Are there times in your life when it’s more difficult to write? Do you want to learn how to write when you don’t feel like it?
As a writer, you probably feel frustrated when the muse doesn’t show up, or you feel stuck on a bad idea for a story but desperately want to write one. One day you’re passionate about writing. You’re in the zone.
And then, something happens.
You skip a day. And then two. A week goes by and you haven’t written a paragraph. You enter a black hole of unproductive writing sessions.
You feel guilty, like you should be taking your writing more seriously, but you just can’t muster the willpower to actually write. This is real life for a real writer: there are days when we don’t want to write, where not even an extra-large cup of coffee will get you through a writing session.
In this article, we’ll talk about why you don’t feel like writing and what you can do about it.
It’s Normal to Not Feel Like Writing
At some point in every major writing project I’ve ever worked on, I’ve wanted to give up. I’ve gotten to the point where I’ve felt so exhausted, so stupid, so humiliated that I wanted to quit being a writer and give up my dream altogether.
Steven Pressfield calls this the Resistance, a malicious, sentient force actively seeking the destruction of your creative thinking and art. I call it the ugly middle. Whatever you want to call it, the truth is that when you reach this point, you’re close to a breakthrough.
The best thing you can do is push through it.
5 Practical Tips to Push Through Unproductive Attempts at Writing
How do you push through? Here are five tips to help you focus on your writing when it’s the last thing you want to do:
Have you ever sat down to write and felt completely unmotivated? There are five practical tips you can try to push through your writing time—even if you don’t feel like writing.Tweet
1. Find Your “Creative Nook”
In the acknowledgments of The Golden Compass, Phillip Pullman thanked a museum café, saying that every time he went there, the problems he was having with his novel were solved in an hour.
Sometimes, all you need is the right location, your personal creative nook.
I wrote my first book sitting in a particular seat in a particular coffee shop. This location became my own personal writing space that, on many days, triggered my creative juices.
Others like to write outside or in their home office. How about you? Where do you feel most creative?
2. Make It Your Job
Many of the best writers, including Ernest Hemingway, Salman Rushdie, and Virginia Woolf, wrote professionally before becoming fiction authors (Rushdie was a copywriter, Hemingway and Woolf journalists).
If you want to become a better writer, you have to practice writing—and finding a full-time job in writing might be the creative career you need in order to actually dedicate plenty of time to writing.
Consider reaching out to your local newspaper or a company that needs marketing copy. Perhaps you can volunteer or even get a part-time job there.
For the last five years, I’ve worked professionally as a writer, and while there are still times I don’t want to write, the fear of disappointing the people I write for and the need to support myself and my family keep me going.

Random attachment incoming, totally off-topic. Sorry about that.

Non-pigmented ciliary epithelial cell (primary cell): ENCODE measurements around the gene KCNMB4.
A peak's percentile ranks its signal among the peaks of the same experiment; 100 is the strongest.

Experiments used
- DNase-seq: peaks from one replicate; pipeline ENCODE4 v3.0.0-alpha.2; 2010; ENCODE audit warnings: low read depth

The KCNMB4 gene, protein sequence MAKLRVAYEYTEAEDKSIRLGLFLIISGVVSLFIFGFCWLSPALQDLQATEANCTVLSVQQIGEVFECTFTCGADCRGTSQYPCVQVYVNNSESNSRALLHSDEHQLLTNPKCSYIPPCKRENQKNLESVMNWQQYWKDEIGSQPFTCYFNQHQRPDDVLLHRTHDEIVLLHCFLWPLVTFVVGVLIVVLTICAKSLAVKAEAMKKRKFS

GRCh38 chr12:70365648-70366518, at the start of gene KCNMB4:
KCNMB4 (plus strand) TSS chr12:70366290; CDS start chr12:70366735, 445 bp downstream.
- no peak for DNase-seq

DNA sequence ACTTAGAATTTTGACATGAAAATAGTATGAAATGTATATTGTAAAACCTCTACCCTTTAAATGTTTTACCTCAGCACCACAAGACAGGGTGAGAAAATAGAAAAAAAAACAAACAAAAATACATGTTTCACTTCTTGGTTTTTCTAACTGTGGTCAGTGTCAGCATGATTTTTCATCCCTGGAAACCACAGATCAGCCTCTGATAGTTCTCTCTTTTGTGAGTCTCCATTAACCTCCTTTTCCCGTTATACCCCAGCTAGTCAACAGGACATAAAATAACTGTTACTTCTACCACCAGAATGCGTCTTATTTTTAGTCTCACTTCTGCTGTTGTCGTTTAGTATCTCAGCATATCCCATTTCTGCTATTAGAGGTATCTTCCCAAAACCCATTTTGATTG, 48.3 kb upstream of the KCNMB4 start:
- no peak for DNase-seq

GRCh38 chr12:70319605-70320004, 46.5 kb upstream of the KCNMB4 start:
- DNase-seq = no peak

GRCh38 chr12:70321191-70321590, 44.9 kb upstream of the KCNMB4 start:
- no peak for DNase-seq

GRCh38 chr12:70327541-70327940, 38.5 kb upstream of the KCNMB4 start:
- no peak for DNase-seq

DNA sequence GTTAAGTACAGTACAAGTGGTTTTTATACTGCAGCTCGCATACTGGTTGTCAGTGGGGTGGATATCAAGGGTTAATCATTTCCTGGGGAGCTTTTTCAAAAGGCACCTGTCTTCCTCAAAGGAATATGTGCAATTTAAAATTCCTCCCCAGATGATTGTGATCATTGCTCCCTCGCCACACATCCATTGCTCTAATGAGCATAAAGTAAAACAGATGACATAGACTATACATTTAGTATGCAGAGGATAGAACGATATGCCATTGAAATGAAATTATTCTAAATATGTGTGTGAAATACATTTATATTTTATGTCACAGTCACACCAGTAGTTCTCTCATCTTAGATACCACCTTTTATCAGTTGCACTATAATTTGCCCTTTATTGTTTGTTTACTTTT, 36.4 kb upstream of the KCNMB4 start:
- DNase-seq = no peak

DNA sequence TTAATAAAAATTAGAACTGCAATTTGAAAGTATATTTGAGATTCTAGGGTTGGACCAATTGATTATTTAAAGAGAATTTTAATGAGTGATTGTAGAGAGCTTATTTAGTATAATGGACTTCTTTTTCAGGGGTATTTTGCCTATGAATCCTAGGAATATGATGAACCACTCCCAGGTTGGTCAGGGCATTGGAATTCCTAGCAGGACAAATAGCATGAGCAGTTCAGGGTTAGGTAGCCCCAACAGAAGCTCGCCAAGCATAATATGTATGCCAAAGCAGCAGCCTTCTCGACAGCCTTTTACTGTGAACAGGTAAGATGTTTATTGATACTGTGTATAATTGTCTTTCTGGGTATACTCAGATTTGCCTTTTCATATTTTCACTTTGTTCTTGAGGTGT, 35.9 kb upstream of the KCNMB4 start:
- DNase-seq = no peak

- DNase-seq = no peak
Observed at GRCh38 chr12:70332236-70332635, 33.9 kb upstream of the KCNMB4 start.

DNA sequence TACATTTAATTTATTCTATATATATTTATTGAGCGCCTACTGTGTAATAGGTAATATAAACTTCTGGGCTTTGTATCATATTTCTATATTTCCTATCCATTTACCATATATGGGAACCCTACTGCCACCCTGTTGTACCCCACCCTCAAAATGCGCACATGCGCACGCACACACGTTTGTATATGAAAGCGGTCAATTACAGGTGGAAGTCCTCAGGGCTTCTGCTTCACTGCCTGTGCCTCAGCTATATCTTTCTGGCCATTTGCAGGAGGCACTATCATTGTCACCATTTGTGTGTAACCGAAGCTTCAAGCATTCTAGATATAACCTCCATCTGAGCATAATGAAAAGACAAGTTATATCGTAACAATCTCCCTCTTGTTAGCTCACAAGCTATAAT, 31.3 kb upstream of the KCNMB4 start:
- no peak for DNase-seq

Also, there’s nothing like a deadline to boost your creativity!
3. Take a deep breath. If that doesn’t work, take a walk.
If you’re stuck in the middle of a writing project, you may just need to reset your brain. Try closing your eyes and taking several deep breaths.
If that doesn’t work, grab a notebook and a pen (or your iPhone with Evernote) and take a walk. This will clear your head and get your subconscious working to solve your creative blocks. Sometimes fresh ideas need to come from doing something different, and preferably something that causes movement.
Spending time out of a chair is good for your mental health—and physical health, too!
4. Hang Out With Other Writers
“You are the average of the five people you spend the most time with,” said Jim Rohn, and it’s true, the people you spend time with rub off on you. Your lack of motivation could stem from hanging out with the wrong people.
By hanging out with other writers, their passion for their writing will inspire you to go back to your own. It’s never a waste of time building a community of writers who you can support, and who will support you in return.
5. Sit With the Pain and Grieve
Sometimes, writing is just hard, and you can’t do anything about it.
I used to procrastinate and promised I would come back to my writing later when I felt more inspired. Now, I recognize that the pain is a given. The sooner I get through it, the sooner I can have a breakthrough.
So I scrunch my face up. I whine. I write in my grief journal. I grieve the fact that creativity, like birth, is always difficult. But the fruit is worth it.
And then I write, whether I feel like it or not.
The Best Writing Can Come After a Slow Period
Whether you’re an amateur writer or a published author, every writer experiences days where they just don’t feel like writing.
However, if you want to become a better writer, you have to practice—and this means writing through the bad writing days, or low moments where you just don’t feel like writing.
On day you don’t feel like writing, set some small, simple goals for you to accomplish and push through the disinterest. If this doesn’t work, or even if it does, try one of the five practical tips in this article to ignite a spark and love for writing again.
If you do this, you’ll be on your way to becoming a better writer—and a far more resilient one.
What do you do when you don’t feel like writing? Let us know in the comments.
By Joe Bunting
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